Constitutional Law

Is consumer bureau an unconstitutional 'super executive agency'? DC Circuit panel seems to think so

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Ted Olson told the U.S. Court of Appeals for the D.C. Circuit on Tuesday that the Consumer Financial Protection Bureau is an unconstitutional “super executive agency” that violates the separation of powers.

The two judges hearing the oral arguments appeared receptive to the argument, report the National Law Journal (sub. req.), the Wall Street Journal (sub. req.) and the Huffington Post. A third judge on the panel was absent during the arguments.

The president can’t fire the leader of the CFPB except in specified circumstances, and the agency gets its funding from the Federal Reserve rather than congressional appropriations. The lack of accountability is a problem, according to Olson. “The president and the Congress have no power over this agency,” he said.

The oral arguments led the National Law Journal to conclude that “the question appeared to be not whether the judges would alter the bureau’s structure, but rather how much.” The D.C. Circuit panel could find the entire CFPB structure unconstitutional, or it could strike down specific provisions of the law governing the structure, such as the provision on the president’s removal authority.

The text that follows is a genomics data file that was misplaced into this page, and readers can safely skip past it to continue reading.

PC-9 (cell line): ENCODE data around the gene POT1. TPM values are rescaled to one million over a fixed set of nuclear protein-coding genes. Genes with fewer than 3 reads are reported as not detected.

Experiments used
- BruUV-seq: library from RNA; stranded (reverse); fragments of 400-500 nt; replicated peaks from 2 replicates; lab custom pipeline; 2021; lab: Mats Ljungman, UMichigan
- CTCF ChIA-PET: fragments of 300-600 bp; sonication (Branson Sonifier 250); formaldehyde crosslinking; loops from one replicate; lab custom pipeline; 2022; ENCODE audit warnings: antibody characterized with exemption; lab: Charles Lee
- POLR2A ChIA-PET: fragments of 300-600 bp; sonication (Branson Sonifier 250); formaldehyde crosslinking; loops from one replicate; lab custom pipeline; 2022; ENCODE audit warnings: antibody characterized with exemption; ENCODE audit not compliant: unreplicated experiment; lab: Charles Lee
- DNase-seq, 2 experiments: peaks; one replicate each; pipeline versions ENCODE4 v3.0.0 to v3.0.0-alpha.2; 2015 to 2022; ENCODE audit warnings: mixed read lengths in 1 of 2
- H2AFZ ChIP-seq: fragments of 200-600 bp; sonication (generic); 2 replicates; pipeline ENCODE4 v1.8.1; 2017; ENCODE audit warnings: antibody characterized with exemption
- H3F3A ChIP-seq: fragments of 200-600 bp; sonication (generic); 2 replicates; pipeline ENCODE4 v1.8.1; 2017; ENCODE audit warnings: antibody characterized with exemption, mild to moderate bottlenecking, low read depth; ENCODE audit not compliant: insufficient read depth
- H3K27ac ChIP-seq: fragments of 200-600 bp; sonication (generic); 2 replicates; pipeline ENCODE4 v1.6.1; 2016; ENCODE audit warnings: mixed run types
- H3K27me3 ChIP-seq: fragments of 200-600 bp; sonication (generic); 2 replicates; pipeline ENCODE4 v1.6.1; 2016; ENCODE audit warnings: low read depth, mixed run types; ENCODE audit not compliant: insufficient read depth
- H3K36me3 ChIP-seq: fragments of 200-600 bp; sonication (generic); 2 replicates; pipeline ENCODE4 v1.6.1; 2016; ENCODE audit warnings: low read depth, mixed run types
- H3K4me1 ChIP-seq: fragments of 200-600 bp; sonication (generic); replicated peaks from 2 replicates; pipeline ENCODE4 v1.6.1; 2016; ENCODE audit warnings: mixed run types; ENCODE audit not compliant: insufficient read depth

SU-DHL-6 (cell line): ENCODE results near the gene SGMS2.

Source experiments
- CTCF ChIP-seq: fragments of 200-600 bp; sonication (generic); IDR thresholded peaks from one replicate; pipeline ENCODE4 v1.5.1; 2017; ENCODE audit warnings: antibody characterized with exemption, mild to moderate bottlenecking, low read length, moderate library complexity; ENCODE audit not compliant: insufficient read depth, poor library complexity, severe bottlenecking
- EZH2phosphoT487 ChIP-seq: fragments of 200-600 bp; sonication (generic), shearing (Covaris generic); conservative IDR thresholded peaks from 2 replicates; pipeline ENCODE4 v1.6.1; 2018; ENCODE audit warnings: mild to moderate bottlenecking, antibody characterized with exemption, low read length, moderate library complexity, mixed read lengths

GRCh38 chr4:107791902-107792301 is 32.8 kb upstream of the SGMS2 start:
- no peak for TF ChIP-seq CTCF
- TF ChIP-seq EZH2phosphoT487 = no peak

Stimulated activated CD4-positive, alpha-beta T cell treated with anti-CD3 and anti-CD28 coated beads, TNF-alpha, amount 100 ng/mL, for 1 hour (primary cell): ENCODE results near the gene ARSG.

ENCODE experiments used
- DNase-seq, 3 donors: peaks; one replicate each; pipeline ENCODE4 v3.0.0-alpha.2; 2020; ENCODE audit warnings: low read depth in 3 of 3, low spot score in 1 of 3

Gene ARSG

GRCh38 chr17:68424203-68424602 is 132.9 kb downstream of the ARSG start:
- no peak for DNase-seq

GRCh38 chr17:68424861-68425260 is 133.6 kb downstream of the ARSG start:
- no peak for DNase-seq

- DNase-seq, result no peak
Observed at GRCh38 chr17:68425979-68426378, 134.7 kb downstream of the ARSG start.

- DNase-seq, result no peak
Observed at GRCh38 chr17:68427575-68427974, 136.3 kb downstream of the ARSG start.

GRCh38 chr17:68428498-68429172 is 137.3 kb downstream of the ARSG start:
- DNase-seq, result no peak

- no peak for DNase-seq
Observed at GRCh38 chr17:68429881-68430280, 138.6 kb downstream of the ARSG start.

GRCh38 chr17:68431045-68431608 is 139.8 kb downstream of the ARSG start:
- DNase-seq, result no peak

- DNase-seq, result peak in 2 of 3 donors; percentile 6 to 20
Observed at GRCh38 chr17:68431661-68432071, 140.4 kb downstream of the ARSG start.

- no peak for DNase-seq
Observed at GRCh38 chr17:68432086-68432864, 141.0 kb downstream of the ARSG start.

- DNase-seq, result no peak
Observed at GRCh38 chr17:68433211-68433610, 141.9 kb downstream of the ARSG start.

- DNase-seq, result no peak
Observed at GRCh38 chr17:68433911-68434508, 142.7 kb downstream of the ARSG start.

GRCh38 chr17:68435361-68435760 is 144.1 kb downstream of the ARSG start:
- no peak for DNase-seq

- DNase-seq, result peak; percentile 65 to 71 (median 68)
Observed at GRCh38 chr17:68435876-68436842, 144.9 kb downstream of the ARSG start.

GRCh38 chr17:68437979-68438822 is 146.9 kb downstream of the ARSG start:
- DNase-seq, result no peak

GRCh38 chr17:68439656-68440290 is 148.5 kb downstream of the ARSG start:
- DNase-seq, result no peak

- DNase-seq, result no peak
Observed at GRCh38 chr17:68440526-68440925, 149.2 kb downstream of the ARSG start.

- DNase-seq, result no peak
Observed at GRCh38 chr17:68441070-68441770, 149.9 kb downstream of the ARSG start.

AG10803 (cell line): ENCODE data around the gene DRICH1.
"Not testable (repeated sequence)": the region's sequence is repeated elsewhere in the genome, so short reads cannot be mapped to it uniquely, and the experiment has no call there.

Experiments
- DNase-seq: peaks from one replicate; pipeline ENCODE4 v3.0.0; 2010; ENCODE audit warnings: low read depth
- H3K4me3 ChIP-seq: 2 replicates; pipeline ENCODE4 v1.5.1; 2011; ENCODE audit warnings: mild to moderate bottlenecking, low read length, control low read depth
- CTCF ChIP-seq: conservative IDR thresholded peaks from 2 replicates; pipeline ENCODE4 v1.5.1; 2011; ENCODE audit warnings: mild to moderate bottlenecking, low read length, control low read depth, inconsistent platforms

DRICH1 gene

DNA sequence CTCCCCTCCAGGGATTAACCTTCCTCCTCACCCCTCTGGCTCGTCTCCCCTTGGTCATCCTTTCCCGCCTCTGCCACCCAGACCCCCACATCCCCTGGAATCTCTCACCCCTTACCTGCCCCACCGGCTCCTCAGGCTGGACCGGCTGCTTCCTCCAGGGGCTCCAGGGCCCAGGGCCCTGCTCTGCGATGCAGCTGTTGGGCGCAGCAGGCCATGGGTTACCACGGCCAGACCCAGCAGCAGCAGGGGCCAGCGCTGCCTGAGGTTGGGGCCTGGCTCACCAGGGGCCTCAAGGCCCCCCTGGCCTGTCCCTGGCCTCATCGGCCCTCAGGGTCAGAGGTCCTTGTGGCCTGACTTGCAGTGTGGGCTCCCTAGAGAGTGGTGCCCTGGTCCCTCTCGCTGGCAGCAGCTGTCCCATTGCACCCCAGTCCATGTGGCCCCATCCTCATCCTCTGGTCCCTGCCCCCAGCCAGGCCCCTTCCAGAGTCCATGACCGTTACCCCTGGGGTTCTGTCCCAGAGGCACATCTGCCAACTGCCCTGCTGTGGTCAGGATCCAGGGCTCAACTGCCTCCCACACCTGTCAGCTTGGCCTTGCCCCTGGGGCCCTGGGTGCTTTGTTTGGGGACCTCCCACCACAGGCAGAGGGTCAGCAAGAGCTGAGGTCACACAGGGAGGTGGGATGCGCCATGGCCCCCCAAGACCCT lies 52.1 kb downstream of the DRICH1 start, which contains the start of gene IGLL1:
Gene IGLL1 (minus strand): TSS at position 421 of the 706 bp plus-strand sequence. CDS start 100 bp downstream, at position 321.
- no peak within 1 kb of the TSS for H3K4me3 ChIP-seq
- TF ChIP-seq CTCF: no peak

Olson represents the mortgage company PHH Corp. A CFPB administrative judge had ordered the company to pay $6 million for violating a law designed to protect homebuyers, but bureau director Richard Cordray raised the amount to $109 million. At issue is PHH’s practice of referring borrowers to mortgage insurers that had purchased reinsurance sold by a PHH subsidiary.

The bureau, backed by U.S. Sen. Elizabeth Warren, D-Mass., was created to protect consumers. Its actions have rankled Republicans in Congress and financial institutions targeted for their mortgage and auto loan practices.

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